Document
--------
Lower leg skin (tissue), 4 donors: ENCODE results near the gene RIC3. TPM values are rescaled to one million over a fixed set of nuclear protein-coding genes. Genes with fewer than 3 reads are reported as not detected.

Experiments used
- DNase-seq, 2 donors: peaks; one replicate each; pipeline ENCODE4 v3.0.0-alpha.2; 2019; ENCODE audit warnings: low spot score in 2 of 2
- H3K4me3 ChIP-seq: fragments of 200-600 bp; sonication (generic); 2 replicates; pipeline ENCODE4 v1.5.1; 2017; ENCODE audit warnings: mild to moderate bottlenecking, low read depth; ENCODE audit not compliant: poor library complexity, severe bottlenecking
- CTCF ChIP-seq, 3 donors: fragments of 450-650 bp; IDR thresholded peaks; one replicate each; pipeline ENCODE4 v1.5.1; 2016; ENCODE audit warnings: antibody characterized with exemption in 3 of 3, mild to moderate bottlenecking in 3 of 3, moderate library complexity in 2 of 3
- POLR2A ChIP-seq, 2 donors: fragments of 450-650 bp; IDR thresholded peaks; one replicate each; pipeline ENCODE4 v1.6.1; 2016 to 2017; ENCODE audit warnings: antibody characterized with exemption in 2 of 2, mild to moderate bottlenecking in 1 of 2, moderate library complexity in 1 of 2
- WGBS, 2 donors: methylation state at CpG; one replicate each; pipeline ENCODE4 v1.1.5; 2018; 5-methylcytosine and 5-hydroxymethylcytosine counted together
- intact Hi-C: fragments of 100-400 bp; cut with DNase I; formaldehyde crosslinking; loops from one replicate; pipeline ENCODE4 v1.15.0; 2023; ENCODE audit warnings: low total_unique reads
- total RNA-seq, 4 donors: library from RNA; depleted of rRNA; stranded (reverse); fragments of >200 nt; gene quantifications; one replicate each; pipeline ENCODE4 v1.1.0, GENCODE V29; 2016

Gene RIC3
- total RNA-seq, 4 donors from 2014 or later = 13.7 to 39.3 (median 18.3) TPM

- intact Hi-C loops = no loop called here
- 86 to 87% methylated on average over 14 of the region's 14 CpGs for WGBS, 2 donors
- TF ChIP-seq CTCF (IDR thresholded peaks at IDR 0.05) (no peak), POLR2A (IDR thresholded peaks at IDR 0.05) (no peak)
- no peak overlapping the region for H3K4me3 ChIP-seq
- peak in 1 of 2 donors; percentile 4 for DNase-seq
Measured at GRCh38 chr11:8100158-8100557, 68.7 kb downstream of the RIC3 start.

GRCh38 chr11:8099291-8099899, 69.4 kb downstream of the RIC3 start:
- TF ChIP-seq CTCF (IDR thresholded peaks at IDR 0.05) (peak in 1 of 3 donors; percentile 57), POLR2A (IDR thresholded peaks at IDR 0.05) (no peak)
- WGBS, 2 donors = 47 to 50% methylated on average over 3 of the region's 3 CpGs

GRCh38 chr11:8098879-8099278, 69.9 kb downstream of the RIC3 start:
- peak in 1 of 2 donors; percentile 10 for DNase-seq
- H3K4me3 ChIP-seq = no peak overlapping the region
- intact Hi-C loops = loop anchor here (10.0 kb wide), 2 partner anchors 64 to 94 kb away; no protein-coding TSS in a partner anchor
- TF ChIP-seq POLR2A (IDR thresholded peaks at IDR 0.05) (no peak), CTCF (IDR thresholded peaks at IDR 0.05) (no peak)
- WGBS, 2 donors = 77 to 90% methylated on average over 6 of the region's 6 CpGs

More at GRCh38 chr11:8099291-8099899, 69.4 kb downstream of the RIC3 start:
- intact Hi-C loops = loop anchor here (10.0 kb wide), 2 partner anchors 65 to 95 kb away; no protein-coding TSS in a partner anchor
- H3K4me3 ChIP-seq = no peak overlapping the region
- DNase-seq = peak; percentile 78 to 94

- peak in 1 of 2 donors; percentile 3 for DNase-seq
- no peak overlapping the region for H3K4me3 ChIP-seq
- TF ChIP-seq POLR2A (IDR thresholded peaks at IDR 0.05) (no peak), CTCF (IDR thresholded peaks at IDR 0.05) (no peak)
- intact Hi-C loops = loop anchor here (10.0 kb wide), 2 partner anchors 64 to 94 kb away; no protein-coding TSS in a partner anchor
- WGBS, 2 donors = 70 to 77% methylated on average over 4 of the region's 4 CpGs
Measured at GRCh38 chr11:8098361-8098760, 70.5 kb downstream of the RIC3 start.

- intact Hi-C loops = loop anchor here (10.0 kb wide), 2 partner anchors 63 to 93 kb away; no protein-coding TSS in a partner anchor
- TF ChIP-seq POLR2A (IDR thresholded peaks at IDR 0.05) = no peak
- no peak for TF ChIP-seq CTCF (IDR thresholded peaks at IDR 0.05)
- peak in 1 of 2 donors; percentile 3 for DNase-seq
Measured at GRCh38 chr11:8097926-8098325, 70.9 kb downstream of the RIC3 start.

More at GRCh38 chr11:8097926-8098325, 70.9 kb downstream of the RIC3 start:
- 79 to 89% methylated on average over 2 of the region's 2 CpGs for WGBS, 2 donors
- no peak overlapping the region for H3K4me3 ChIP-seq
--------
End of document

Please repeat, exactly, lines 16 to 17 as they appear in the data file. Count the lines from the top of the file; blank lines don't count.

- peak in 1 of 2 donors; percentile 4 for DNase-seq
Measured at GRCh38 chr11:8100158-8100557, 68.7 kb downstream of the RIC3 start.